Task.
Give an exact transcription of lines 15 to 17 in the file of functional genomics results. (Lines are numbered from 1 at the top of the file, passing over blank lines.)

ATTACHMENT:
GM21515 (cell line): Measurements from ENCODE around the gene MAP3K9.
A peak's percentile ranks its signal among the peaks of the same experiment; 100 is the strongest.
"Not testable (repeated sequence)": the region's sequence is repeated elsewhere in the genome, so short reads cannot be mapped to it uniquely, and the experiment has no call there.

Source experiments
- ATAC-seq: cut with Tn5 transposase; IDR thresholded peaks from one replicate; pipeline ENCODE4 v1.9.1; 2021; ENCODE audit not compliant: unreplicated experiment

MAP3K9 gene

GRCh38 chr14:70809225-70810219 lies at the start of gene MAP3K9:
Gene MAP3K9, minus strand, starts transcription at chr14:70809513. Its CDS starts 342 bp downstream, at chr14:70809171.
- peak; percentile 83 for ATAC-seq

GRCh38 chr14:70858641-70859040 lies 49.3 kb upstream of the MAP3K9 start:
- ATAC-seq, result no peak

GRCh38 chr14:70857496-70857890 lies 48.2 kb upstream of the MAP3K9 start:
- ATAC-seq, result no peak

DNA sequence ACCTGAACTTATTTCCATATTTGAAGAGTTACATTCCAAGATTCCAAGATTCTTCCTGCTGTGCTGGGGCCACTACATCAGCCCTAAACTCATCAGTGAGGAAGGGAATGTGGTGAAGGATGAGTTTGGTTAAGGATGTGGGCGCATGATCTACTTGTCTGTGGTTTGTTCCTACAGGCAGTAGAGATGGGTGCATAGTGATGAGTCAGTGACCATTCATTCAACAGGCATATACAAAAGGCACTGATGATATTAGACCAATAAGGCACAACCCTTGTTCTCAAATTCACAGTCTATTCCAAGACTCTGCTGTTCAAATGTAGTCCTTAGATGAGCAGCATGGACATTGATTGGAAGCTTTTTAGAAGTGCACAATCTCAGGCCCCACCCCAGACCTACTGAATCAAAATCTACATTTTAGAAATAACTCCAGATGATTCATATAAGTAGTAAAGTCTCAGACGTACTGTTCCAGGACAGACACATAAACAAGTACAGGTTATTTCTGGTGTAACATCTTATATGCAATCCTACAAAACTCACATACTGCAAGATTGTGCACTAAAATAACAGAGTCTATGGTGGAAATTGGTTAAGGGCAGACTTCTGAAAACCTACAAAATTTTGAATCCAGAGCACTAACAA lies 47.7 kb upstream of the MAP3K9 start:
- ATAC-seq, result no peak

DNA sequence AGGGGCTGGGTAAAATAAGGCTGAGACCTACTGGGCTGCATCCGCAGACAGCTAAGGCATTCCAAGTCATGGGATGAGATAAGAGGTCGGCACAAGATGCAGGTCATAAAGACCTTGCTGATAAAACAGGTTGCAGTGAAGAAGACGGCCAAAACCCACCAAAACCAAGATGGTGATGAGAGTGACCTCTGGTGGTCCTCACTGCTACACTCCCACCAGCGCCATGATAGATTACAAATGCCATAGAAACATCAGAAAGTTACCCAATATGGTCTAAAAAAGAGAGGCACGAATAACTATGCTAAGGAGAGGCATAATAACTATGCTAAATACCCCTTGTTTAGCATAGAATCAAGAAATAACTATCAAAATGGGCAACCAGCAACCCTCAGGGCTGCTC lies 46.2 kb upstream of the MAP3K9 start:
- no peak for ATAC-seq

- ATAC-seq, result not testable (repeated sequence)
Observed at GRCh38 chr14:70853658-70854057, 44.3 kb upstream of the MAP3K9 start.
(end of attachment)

- ATAC-seq, result no peak

DNA sequence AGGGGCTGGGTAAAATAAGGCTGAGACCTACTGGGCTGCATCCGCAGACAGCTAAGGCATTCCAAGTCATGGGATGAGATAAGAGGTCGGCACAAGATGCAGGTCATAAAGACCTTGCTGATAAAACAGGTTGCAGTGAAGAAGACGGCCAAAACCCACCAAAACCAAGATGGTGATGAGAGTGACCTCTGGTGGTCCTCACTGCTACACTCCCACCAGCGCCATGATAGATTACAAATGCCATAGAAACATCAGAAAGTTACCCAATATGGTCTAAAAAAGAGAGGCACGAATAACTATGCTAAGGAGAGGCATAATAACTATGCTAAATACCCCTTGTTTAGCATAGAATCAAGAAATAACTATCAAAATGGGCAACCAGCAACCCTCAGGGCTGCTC lies 46.2 kb upstream of the MAP3K9 start:
- no peak for ATAC-seq